To learn more about previous winners of The Lucy Hobbs Project® Award, or to sign up for The Lucy Hobbs Project®, visit: www.thelucyhobbsproject.com

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Why are Delaware dental professionals taking it to the mat?

They’re following the advice of Lucy Hobbs Project guest speaker Dr. Carmelina D’Arro.

Today at the Duncan Center in Dover, members of the Delaware Dental Hygienists’ Association learn “mindfulness practice for self-care and for excellent patient care” through the one-day program “Don’t Just Do Something, Sit There”.

D’Arro, a public health dentist in Wilmington, Delaware and the former dental director of Henrietta Johnson Medical Center teaches Mindfulness-based Stress Reduction (MBSR). In her current mission to promote the self-care of health care providers so they can offer the best care to their patients, she shares a wealth of knowledge from her studies at the University of Pennsylvania Program for Mindfulness Teacher Practicum, along with 20 years of meditation practice and 10 of yoga study.

To learn more about The Lucy Hobbs Project, which empowers women in dentistry to drive change and deliver success through networking, innovation and giving back, visit: http://thelucyhobbsproject.com/

 

While you’re there, get the details about this spring’s 5th Annual Celebration, during which Robyn Benincasa, World Champion adventure racer, triathlete and bestselling author will share her inspiration as keynote speaker.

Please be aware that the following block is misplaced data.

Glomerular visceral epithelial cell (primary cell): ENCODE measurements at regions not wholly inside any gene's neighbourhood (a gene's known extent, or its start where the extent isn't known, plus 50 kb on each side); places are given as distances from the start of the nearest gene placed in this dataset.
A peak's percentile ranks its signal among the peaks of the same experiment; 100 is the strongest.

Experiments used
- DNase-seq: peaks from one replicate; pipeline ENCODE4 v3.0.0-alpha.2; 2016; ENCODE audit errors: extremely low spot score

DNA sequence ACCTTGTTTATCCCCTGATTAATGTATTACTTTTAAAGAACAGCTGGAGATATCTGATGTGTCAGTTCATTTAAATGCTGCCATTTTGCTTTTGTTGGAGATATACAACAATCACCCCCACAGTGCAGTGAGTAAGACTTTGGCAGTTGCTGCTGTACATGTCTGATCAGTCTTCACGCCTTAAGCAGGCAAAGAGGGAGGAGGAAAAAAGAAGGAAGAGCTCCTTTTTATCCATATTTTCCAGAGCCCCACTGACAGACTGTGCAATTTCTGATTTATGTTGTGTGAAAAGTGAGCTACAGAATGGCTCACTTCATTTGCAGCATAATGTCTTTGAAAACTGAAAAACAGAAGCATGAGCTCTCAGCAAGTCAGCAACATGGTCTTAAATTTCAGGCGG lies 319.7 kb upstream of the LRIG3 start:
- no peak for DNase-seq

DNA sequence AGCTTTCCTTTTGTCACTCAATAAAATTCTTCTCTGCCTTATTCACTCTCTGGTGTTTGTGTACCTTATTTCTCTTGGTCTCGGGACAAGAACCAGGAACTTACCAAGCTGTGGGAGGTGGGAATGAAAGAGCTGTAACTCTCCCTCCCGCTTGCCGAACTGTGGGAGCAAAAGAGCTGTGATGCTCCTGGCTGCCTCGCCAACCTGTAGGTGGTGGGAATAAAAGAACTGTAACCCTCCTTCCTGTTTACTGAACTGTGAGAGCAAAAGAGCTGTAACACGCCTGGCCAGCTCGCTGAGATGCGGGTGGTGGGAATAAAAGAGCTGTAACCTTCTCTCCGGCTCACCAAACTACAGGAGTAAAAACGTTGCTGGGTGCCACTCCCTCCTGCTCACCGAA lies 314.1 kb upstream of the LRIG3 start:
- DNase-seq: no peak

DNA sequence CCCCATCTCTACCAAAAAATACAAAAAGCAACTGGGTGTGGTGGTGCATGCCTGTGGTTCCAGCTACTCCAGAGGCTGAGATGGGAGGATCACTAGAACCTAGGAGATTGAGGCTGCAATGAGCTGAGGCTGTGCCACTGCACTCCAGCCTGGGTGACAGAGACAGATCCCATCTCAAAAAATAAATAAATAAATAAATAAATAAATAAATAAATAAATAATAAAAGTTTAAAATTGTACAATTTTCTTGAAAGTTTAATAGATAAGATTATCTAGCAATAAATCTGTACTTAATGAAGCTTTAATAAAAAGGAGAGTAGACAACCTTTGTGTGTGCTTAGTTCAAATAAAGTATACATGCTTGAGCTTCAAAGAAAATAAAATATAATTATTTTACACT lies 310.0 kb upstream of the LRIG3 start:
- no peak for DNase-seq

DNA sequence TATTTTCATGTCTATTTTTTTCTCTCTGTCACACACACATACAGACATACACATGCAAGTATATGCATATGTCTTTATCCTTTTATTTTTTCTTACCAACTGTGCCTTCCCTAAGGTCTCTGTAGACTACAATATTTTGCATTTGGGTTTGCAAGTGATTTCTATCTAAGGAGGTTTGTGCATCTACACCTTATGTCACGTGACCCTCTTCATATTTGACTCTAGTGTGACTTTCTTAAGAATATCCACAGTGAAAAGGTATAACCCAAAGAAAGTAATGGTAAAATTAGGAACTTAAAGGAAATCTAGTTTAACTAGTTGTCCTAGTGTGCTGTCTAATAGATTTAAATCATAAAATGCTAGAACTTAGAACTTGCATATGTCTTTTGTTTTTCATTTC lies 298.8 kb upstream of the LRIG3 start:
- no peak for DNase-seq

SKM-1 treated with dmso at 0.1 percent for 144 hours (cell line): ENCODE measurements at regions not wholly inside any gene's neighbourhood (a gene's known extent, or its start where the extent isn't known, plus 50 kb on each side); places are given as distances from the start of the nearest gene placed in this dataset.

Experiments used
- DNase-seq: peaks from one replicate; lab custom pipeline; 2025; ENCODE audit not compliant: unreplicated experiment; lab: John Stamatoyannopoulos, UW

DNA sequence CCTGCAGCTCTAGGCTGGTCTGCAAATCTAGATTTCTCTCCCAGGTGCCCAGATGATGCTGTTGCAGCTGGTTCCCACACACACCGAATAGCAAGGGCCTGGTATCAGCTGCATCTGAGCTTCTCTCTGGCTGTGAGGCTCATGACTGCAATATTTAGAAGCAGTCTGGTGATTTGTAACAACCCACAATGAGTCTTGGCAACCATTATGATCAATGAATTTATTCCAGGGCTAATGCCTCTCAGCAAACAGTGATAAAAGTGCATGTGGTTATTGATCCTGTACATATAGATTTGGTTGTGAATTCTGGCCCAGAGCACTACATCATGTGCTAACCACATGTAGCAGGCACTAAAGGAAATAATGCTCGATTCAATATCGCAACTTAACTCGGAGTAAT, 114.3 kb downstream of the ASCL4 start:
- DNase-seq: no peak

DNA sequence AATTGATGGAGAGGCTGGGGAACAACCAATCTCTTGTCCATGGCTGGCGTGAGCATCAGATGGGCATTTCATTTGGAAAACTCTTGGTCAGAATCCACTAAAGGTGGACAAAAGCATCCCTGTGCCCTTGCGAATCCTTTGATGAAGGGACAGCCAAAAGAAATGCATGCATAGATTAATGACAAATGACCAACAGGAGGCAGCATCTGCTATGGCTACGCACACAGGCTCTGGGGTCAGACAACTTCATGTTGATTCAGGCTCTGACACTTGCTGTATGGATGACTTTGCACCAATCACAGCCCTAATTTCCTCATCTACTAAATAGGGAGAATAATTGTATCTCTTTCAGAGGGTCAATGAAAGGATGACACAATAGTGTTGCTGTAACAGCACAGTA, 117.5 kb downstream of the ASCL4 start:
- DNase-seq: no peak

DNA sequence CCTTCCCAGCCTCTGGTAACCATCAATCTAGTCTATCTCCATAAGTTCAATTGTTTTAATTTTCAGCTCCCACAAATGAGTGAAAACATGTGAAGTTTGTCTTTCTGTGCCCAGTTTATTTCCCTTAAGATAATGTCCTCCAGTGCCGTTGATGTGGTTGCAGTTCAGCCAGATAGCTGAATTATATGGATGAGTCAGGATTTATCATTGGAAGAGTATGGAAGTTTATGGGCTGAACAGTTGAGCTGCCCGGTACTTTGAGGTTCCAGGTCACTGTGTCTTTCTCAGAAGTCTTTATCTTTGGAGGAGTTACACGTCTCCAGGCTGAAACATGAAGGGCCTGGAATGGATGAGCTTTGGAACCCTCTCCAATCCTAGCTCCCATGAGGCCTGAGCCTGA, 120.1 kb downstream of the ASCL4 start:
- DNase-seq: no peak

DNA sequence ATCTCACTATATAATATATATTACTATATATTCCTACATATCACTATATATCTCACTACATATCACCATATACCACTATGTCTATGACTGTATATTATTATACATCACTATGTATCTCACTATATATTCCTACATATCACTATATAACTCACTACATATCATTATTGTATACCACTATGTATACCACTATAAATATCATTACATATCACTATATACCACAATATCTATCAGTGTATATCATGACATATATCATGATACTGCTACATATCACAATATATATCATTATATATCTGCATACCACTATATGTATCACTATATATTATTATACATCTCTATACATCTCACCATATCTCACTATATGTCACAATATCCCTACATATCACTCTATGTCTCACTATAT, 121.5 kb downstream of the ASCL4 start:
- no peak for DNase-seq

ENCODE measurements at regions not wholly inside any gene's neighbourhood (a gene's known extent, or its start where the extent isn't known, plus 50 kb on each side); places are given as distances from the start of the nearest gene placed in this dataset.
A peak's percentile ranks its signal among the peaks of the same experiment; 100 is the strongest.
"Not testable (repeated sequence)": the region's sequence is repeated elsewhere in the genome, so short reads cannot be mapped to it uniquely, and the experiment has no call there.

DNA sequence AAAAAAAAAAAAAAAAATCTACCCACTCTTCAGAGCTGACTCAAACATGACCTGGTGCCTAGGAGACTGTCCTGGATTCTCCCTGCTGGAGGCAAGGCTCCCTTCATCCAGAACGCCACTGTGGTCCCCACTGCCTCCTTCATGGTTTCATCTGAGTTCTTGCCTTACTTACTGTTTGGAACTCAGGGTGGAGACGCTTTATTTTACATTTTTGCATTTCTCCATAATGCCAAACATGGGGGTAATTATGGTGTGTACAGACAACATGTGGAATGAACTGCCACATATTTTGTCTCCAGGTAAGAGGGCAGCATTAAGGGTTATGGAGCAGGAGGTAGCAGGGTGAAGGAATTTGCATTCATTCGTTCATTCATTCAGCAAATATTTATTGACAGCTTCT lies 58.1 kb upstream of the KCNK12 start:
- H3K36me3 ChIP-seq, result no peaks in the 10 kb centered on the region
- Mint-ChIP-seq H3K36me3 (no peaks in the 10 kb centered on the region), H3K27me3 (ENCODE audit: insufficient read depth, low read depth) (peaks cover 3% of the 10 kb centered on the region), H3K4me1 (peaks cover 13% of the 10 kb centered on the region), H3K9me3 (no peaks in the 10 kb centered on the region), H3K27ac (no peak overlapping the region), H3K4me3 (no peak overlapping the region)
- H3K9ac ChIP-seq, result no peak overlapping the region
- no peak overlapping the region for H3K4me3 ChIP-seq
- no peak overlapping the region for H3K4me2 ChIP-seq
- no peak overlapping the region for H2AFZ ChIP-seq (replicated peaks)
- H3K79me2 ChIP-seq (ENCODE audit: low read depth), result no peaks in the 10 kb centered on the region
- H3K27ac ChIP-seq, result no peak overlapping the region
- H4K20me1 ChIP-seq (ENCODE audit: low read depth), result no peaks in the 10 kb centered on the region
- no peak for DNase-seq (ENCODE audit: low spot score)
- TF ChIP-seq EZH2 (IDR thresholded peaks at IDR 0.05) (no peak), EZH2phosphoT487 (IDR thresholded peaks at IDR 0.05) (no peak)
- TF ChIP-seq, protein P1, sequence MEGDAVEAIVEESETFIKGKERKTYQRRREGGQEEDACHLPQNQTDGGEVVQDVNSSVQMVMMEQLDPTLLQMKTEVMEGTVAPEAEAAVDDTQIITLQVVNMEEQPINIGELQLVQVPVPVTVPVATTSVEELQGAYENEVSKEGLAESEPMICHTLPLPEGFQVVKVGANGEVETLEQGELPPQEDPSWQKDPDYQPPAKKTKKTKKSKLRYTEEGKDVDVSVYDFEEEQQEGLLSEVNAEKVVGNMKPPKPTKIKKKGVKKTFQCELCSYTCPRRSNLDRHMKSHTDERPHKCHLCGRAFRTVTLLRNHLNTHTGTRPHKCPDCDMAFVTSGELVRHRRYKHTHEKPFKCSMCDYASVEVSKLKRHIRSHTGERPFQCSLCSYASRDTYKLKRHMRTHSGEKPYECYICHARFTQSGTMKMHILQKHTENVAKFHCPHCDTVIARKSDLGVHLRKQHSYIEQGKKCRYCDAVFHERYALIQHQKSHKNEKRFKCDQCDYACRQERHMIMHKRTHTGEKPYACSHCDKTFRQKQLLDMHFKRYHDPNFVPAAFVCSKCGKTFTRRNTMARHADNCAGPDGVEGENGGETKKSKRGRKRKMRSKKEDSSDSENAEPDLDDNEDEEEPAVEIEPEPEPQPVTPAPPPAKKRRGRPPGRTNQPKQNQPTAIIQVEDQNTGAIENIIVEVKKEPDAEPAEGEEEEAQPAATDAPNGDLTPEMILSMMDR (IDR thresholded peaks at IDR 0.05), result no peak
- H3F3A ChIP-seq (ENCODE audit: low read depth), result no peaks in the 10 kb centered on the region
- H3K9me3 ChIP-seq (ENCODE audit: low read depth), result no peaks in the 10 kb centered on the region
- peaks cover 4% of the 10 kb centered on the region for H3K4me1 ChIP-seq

Each year, the Project named to honor Dr. Lucy Hobbs Taylor, the first American woman to earn a degree in dentistry, celebrates Exemplary Women in Dentistry with The Lucy Hobbs Project Awards. Meet the 2016 honorees in Incisal Edge dental lifestyle magazine: http://viewer.zmags.com/publication/9c07c7ab

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Dr. Carmelina D’Arro shares a mantra of mindfulness with members of the Delaware Dental Hygienists’ Association during today’s Lucy Hobbs Project networking event.

 

 

 

City of firsts to welcome celebration named for dentistry’s trailblazing woman

Blocks from the nation’s first hospital, medical school, and women’s medical school, Philadelphia — the first planned city in the United States – will greet inspirational women in dentistry next spring. An annual celebration named for Dr. Lucy Hobbs, the woman who, in 1866, became the first American female to earn a degree in dentistry, will award industry professionals for their distinctive talents.

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Loews Hotel, Philadelphia

Benco Dental will host The Lucy Hobbs Project 5th Annual Celebration on April 27 and 28, 2017 at Loews Hotel, 1200 Market Street.  During the two-day gathering, The Lucy Hobbs Project will honor the women selected as award recipients for setting new benchmarks in the dental profession.  The event will also include CE credits, and a keynote speaker. Visit The Lucy Hobbs Project website for more information, www.thelucyhobbsproject.com.